Could Colonel Gaddafi, who is now 68, be planning to retire to Italy? The visit by the Libyan tyrant, which climaxed yesterday in a meeting – in his sleeping tent – with Silvio Berlusconi, and a demonstration by the 27 Berber horses he brought with him, was his fourth to the former colonial master in a little over a year.
And although he continues to look and behave like a walk-on character in an opera buffa, there are sneaking hints that he enjoys hanging out in Rome quite as much as any other tourist. On Sunday he threw his entourage into confusion when he decided on a whim to visit Campo de' Fiori for a cappuccino. He then strolled across the street for a look at Piazza Navona, blowing kisses at the crowd mesmerised by his unique collection of wrinkles and eye-pouches.
For the rest, the visit was the usual Gaddafi cocktail of impudence and hard trading. Many statesmen from the Islamic world have visited Rome down the years, but it is doubtful that any of them entertained the idea of assembling hundreds of pouting Roman lovelies to hear the message that "Europe should be Islamic" and that they themselves should convert.
Very few out of the 700 agreed to do so. One who did, Rea Beko, aged 27, admitted that she was brought up in Islam-majority Albania until the age of 15 and was already reading the Koran when she was a little girl. "My boyfriend said, finally you've covered up," she giggled.
So the event was a stunt, but an effective one: no doubt for the television audience back home in Tripoli, proof that their leader was making good, religious use of Ramadan – and equally efficient as a way of making mischief in Italy, where the xenophobic Northern League and other allies of Mr Berlusconi united to denounce Colonel Gaddafi's cheek. "Islam doesn't come in peace but to conquer us!" thundered one Northern League senator.
The proselytisation effort was "merely folklore", Mr Berlusconi insisted. The fact is that he and Colonel Gaddafi have long recognised each other as soul brothers in a world of diplomacy which considers both of them to be outrageous imposters. Way back in 1994, when Mr Berlusconi made his sensational entrance on the Italian political stage, becoming premier for the first time, albeit briefly, Colonel Gaddafi was quick to spot a fellow spirit. "I and Berlusconi were made for each other," he declared, "because we are both revolutionaries".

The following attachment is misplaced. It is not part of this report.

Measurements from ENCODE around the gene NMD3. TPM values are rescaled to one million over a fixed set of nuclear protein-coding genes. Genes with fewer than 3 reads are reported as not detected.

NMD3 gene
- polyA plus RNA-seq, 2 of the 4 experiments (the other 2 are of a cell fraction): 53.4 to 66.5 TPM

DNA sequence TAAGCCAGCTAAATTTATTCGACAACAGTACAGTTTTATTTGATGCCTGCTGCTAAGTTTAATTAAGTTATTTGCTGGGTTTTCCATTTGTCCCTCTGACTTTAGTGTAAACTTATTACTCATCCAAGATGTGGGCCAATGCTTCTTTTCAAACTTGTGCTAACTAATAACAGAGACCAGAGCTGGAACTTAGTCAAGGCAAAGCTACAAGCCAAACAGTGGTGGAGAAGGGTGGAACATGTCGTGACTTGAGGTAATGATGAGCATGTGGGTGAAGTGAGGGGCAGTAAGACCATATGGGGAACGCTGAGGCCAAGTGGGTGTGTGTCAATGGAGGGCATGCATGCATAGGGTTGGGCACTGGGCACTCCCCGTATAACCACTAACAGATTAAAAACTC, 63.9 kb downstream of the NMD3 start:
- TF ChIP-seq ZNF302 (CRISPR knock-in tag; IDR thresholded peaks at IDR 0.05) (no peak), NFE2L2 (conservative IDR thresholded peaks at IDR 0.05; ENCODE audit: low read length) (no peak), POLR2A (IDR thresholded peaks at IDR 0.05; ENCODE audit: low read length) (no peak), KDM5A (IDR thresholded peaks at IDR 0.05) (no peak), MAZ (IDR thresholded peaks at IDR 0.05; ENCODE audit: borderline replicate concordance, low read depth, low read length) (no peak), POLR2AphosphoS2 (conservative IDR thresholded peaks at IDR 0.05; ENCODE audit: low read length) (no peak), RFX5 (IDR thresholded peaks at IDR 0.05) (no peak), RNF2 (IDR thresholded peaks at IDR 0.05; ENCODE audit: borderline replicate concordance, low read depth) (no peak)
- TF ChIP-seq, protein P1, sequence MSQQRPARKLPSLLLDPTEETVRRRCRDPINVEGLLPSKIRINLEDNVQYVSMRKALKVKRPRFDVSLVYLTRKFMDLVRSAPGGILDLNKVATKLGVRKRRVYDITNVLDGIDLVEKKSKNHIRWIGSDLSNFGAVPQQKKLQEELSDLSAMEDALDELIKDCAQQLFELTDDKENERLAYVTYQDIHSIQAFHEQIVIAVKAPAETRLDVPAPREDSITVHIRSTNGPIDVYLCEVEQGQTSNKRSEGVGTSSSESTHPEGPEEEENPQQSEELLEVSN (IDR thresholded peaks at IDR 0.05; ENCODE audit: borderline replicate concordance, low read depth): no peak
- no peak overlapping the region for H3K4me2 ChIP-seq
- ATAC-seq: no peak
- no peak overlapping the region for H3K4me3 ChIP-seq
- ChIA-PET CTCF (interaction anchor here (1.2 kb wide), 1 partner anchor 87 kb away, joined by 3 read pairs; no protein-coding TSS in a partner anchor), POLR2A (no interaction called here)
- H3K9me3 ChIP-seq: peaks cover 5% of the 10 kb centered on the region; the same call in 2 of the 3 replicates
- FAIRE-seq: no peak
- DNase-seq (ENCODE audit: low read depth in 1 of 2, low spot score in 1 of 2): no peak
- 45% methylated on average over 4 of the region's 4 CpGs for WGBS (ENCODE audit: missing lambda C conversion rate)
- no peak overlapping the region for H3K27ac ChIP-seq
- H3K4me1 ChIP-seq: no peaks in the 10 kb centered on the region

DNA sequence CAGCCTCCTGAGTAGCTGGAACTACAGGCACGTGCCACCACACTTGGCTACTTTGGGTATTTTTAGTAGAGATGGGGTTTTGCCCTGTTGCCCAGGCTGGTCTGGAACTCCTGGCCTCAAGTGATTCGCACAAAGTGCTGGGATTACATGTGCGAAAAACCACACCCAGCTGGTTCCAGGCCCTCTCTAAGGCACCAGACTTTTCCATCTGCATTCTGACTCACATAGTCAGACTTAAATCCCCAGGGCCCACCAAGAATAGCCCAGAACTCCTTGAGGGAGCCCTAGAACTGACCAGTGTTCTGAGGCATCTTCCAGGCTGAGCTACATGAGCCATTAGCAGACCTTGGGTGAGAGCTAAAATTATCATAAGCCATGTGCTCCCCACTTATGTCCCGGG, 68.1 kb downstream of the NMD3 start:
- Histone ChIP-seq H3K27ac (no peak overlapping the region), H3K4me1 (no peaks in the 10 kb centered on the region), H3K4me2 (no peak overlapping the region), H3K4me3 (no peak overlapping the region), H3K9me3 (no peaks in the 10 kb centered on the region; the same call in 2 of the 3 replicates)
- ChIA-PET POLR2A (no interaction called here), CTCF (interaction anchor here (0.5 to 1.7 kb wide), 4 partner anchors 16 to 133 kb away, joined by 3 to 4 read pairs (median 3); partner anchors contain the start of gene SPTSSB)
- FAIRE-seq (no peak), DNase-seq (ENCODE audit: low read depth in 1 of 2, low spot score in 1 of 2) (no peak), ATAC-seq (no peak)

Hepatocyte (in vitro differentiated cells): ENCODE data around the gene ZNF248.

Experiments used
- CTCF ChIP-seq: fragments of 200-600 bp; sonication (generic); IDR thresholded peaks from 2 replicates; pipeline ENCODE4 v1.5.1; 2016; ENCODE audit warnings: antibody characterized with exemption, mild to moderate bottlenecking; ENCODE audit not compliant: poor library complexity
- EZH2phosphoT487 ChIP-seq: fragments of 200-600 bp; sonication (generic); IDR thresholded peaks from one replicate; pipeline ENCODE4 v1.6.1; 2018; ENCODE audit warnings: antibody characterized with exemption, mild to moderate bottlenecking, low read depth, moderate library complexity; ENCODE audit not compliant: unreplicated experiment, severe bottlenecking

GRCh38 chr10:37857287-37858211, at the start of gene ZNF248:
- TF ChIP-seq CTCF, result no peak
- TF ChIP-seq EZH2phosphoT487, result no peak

Their courtship culminated in the treaty of friendship and co-operation, signed two years ago and celebrated yesterday. To compensate for the damage inflicted during the colonial period, Italy agreed to build a hospital and pay €5bn (£4bn) over 20 years, to be delivered in the form of a 1,000-mile autostrada crossing Libya – though one Italian commentator calculated that the true cost of the road could be 10 times as much.
The other plank of the agreement mandated Libya to stop would-be immigrants leaving its coast bound for Sicily, and to repatriate those who did. Libya has kept its word on this, and the numbers arriving in Lampedusa in leaky boats have plummeted. Good news for Mr Berlusconi's government – but very bad for those fleeing war in Somalia and elsewhere. Yesterday Amnesty International urged Mr Berlusconi to ask Colonel Gaddafi hard questions about his human rights records. But it is unlikely that Mr Berlusconi took the hint.
So different in many ways, in their views on religion and plastic surgery for example, the two leaders have certainly proved revolutionaries in their use of buffoonery as a weapon of mass distraction. Yesterday they concluded the conviviality with a dinner to celebrate Italian-Libyan friendship. The nature of their conversation was sadly unrecorded.Reuse content